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Question for Vets on inter-service ribbing

Discussion in 'Vets and Friends' started by Salty, Feb 12, 2018.

  1. Revmitchell

    Revmitchell Well-Known Member
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    Oh my word! There is no deception going on there and it is extremely absurd to suggest otherwise. Its a puzzle how one could come to that conclusion. People from different branches tease others all the time. Each branch has their own nicknames given them. Let's not try to turn this into something its not. Good grief.

    That said when you work a job dealing with the public and you are on the clock, you might want to make sure you know the person you joke with so that you know that they know how to take you when you do.
     
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  2. HankD

    HankD Well-Known Member
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    Don't forget us airheads! :)

    My son retired as a Navy master chief - a submariner of 22 years and I only found out recently that the Navy calls submariners "bubbleheads". :D
     
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  3. Squire Robertsson

    Squire Robertsson Administrator
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    To me, it is the same. It's making fun of a jump qualified soldier.
     
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  4. tyndale1946

    tyndale1946 Well-Known Member
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    Gee whiz Airhead... Hollywood TV made fun of everybody!... McHale's Navy... Hogan's Hero's... MASH... Ba Ba Black Sheep and of course Gomer Pyle USMC... I don't care if you call me the Gyrene that cleans the latrine:Biggrin.... GOOOOOOOOOLEEEE!... In the heat of battle I'll have your back and you have mine... Some of these brethren on here are sure touchy:eek:... Brother Glen:)
     
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  5. carpro

    carpro Well-Known Member
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    Man , if I got upset with being called a jarhead, I'd be mad a most of my friends. I don't think jarhead was ever intended to be complimentary, but you know Marines. We just adapted and adopted and determined it had to be a compliment. Just like leatherneck and Devil Dog and gyrene and whatever other name we are known by.

    Oorah! and semper fi.
     
  6. Revmitchell

    Revmitchell Well-Known Member
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    None of those terms were ever created to be a pejorative but has a long history in the Marine Corps. The term "Jar Head" is a result of the often required "high & Tight" hair cuts. "Leatherneck? is a term originating from the collars Marines used to wear made of leather to protect against sword strikes. "Devil Dog" is a reference to the fighting determination of Marines and it was first used by German high command.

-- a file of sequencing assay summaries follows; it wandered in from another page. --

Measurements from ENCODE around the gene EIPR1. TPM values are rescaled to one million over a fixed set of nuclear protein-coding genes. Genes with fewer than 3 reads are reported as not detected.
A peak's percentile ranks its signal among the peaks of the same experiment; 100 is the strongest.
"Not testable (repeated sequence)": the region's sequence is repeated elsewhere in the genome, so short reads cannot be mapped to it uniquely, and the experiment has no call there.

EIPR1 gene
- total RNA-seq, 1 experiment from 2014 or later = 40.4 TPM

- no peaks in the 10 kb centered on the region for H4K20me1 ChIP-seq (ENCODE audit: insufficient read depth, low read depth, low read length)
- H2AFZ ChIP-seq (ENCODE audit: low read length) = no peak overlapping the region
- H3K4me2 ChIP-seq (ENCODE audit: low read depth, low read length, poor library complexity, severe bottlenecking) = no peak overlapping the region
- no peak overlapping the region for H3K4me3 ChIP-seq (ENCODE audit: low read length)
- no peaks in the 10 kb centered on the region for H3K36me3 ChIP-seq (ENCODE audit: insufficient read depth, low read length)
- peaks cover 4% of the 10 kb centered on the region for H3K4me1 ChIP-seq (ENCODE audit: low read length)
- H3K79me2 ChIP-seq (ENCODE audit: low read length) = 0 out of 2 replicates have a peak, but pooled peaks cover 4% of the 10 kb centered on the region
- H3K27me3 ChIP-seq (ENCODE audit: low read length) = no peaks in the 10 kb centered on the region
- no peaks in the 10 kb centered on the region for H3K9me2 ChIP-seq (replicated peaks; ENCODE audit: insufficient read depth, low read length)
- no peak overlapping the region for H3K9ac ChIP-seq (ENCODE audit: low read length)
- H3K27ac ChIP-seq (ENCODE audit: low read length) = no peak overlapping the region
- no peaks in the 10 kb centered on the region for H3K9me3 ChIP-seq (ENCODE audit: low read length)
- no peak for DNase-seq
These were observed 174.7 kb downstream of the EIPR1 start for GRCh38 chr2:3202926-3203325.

7. carpro

    carpro Well-Known Member
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    Don't necessarily agree with your assessment, especially of "jarhead".

    But, in the end, who really cares?

    Marines still do what they do, no matter what their detractors have to say. While the Army wonders whatever happened to discipline.
     
  8. TCassidy

    TCassidy Administrator
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    Yes. And had I done it while on the job I would expect to be disciplined by my employer up to and including dismissal.
     
  9. carpro

    carpro Well-Known Member
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    I want to get this on record. I love the U.S. Army.

    The Air Force? Not so much. They tried to kill me. The Navy? Not so much either. They tried to kill me... twice.

    The Army, to my knowledge, never tried to kill me. We're buddies.;)

    In spite of their shortcomings.
     
  10. TCassidy

    TCassidy Administrator
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    I have also heard (from a retired Marine E-9 who was one of my deacons while I was still in San Diego) that the term "Jarhead" originated during the very beginning of WWII when most of the equipment issued was left over from WWI. The Marine Corps stopped issuing the old WWI "Doughboy" steel helmets and began issuing the new "steel pot" helmet. Some of the steel helmets were made by the Ball Mason Jar company.

    The Marines who were issued helmets made by Ball Mason Jar Co. were called "Jar heads."

    But even the Sgt. Major admitted the "high and tight" explanation was the more common.
     
  11. tyndale1946

    tyndale1946 Well-Known Member
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    That was a bit of interesting info TC but I prefer Jarhead... I guess we could have been called Mason head?... Sounds like I belong to some Secret Mystery Order or something... Maybe I don't and maybe I?... Never mind:Whistling... Brother Glen:Biggrin
     
  12. carpro

    carpro Well-Known Member
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    Marines love their very own sailors. We call them Corpsmen.

    In Vietnam, with 3rd Recon on patrol, they were just another rifleman, albeit without benefit of the training we Marines had...Until someone went down, then they became our saviors.

    Bless them all.
     
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